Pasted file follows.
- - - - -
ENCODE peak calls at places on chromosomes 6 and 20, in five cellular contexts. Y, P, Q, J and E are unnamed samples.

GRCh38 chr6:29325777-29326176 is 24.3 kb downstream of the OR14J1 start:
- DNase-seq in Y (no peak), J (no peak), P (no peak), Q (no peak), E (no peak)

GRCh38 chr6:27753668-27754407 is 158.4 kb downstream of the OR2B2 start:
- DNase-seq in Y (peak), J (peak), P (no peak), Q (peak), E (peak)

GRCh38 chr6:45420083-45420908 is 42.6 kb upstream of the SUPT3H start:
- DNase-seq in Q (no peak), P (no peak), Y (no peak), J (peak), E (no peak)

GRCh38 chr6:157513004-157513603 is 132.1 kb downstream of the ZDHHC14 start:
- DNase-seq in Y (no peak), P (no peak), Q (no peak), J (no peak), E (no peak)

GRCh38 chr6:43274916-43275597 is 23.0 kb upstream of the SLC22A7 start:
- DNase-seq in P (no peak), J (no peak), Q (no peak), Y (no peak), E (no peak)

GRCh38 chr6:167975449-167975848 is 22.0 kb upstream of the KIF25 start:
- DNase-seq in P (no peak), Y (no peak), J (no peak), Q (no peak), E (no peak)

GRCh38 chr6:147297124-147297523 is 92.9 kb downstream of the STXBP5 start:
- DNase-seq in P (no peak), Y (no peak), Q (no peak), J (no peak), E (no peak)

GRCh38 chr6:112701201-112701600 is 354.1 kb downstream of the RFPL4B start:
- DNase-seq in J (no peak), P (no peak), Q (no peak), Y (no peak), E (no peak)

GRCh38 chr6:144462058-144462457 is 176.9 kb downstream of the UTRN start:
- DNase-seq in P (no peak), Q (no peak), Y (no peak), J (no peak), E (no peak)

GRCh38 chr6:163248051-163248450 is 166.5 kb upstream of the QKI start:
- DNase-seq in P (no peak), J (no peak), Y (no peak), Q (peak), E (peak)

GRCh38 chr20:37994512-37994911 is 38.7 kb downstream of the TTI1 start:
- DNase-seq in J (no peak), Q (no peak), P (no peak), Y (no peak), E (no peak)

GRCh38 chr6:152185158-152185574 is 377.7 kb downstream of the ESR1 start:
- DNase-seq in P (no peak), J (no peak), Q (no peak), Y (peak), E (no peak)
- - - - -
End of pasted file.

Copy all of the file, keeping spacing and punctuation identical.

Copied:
ENCODE peak calls at places on chromosomes 6 and 20, in five cellular contexts. Y, P, Q, J and E are unnamed samples.

GRCh38 chr6:29325777-29326176 is 24.3 kb downstream of the OR14J1 start:
- DNase-seq in Y (no peak), J (no peak), P (no peak), Q (no peak), E (no peak)

GRCh38 chr6:27753668-27754407 is 158.4 kb downstream of the OR2B2 start:
- DNase-seq in Y (peak), J (peak), P (no peak), Q (peak), E (peak)

GRCh38 chr6:45420083-45420908 is 42.6 kb upstream of the SUPT3H start:
- DNase-seq in Q (no peak), P (no peak), Y (no peak), J (peak), E (no peak)

GRCh38 chr6:157513004-157513603 is 132.1 kb downstream of the ZDHHC14 start:
- DNase-seq in Y (no peak), P (no peak), Q (no peak), J (no peak), E (no peak)

GRCh38 chr6:43274916-43275597 is 23.0 kb upstream of the SLC22A7 start:
- DNase-seq in P (no peak), J (no peak), Q (no peak), Y (no peak), E (no peak)

GRCh38 chr6:167975449-167975848 is 22.0 kb upstream of the KIF25 start:
- DNase-seq in P (no peak), Y (no peak), J (no peak), Q (no peak), E (no peak)

GRCh38 chr6:147297124-147297523 is 92.9 kb downstream of the STXBP5 start:
- DNase-seq in P (no peak), Y (no peak), Q (no peak), J (no peak), E (no peak)

GRCh38 chr6:112701201-112701600 is 354.1 kb downstream of the RFPL4B start:
- DNase-seq in J (no peak), P (no peak), Q (no peak), Y (no peak), E (no peak)

GRCh38 chr6:144462058-144462457 is 176.9 kb downstream of the UTRN start:
- DNase-seq in P (no peak), Q (no peak), Y (no peak), J (no peak), E (no peak)

GRCh38 chr6:163248051-163248450 is 166.5 kb upstream of the QKI start:
- DNase-seq in P (no peak), J (no peak), Y (no peak), Q (peak), E (peak)

GRCh38 chr20:37994512-37994911 is 38.7 kb downstream of the TTI1 start:
- DNase-seq in J (no peak), Q (no peak), P (no peak), Y (no peak), E (no peak)

GRCh38 chr6:152185158-152185574 is 377.7 kb downstream of the ESR1 start:
- DNase-seq in P (no peak), J (no peak), Q (no peak), Y (peak), E (no peak)